Ever since Madonna planted that wet kiss on Britney Spears in front of millions of television viewers at the 2003 MTV Video Music Awards, women have been loosening up sexually with other women.
These so-called flexisexuals say that although they are not gay or even bisexual, they enjoy flirting and kissing girls -- but they still enjoy having sex with men.
One female senior at Hofstra University in New York said she is apt to turn to women when she's had too much to drink.
"I just kiss girls because it's funny and entertaining to do when under the influence," she said. "When you just kiss a guy, you deal with the pressures of feeling like you have to go further, and with girls that is never an issue."
The student, who declined to give her name for fear a future employer might Google her sexual escapades, is one of many young women who are more flexible in their attitudes about sex.
Experts say they may be influenced by the growing visibility of same-sex couples and more open attitudes about sex in general.
Pop culture, itself, seems to celebrate that flexibility in songs like Katie Perry's, "I Kissed a Girl [and I Liked It]," a song that 19-year-old Alisha Garrison said "made girls be more free to do whatever they want."
"It's not really experimenting, but maybe trying to get some attention," said Garrison, an urban planning student from Simi Valley, Calif.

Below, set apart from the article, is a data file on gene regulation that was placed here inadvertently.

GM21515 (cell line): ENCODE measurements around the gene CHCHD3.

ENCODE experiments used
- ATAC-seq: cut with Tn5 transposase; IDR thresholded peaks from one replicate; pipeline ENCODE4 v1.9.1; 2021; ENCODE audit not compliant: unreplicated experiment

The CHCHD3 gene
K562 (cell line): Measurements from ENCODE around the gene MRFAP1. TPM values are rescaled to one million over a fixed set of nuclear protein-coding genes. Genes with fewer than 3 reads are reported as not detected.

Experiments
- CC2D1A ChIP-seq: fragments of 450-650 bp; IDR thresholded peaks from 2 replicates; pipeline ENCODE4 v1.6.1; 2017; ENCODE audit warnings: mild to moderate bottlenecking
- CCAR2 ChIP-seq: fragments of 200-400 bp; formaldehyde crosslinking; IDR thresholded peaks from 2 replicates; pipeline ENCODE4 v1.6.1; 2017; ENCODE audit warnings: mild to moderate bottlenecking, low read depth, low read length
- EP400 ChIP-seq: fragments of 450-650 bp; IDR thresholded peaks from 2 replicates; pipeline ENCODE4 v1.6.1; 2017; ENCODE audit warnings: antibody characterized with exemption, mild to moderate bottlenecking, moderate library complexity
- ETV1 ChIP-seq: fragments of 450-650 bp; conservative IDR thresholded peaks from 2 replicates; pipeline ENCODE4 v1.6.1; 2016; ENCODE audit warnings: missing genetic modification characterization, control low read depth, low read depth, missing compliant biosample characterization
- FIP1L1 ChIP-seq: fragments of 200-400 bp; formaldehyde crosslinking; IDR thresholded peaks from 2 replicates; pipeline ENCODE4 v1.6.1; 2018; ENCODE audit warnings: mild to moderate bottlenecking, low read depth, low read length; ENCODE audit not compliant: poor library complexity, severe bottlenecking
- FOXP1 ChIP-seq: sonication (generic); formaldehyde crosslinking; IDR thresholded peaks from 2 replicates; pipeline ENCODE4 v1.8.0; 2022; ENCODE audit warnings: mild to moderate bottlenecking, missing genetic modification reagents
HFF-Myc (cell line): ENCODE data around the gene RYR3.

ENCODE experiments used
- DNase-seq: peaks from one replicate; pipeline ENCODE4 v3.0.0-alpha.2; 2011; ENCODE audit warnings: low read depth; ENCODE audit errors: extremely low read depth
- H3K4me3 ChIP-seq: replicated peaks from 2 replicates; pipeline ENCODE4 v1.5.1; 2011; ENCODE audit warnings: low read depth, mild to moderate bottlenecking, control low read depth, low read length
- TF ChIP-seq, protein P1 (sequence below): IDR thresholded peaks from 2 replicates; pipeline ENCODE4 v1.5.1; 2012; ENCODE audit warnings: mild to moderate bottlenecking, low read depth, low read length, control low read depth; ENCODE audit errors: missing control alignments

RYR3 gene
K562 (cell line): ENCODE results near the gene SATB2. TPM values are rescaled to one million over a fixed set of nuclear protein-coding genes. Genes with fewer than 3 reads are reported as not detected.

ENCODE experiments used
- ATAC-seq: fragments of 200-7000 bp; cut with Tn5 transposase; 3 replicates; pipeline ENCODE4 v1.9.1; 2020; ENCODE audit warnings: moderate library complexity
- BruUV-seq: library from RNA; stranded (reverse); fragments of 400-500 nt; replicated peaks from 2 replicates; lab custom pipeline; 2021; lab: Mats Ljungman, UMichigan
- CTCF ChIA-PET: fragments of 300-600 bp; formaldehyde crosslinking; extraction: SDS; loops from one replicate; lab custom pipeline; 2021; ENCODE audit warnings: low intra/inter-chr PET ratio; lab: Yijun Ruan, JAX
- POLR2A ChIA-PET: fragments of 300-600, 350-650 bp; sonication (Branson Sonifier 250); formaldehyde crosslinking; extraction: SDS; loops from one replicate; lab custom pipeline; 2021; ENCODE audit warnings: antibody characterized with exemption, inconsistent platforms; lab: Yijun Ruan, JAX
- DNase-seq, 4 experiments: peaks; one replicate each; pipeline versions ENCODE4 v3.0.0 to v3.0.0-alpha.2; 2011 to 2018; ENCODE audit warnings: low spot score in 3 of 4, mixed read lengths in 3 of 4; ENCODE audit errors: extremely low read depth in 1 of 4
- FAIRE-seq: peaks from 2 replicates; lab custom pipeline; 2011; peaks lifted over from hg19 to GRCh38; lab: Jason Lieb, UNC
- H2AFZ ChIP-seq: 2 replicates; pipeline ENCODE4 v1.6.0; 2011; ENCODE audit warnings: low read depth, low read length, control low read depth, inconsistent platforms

Perry admits in her lyrics, "I got so brave, drink in hand, I lost my discretion."
Flexisexual is also known as heteroflexible, pansexual or queer, all subtle variations that mean they are not closing any doors.
Women say it has has more to do with their view of the world than their practice in the bedroom.
"When I was younger, girls bounced around in high school about sexuality," said Jamilla Wright, a public relations major at the University of Texas. "I think the older we get the more comfortable we are with it being based more on the individual than either-or as far as sexuality is concerned."
"Labels matter less," said the 21-year-old.
Hollywood has its own examples: Lindsay Lohan, 24, who dated Samantha Ronson, denied she was a lesbian and "maybe" bisexual. She has since returned to men.
Angelina Jolie, 35 and now happily ensconced with Brad Pitt, had a sexual relationship with Jenny Shimizu. And Drew Barrymore, 35, has reportedly said, "Being with a woman is like exploring your own body, but through someone else."
There is even a dating site ? Flexisexual -- where women can find "sexy, open-minded women looking to explore their sexuality, chat, hook up with and more."
"This is where straight women who feel curious about bisexual passion or romance, start out," it says. "The common interest makes it easy for like-minded individuals to connect with each other and find someone compatible, compared to leaving it up to chance."
For many of today's women in their late teens and 20s, openness to intimate physical relationships with either gender has become a way of life, rather than an "experiment."
This relatively new phenomenon is likely a product of a generation unconcerned with labels. Often, it begins in the enlightened college cocoon, where women can explore their sexuality, though a recent ABC report from San Antonio, Texas, said flexisexuality is also part of the high school culture.
Experts say more sexual experimentation occurs when people have not yet found a partner, before they settle into monogamous relationships. College is also a safe cocoon for self-discovery.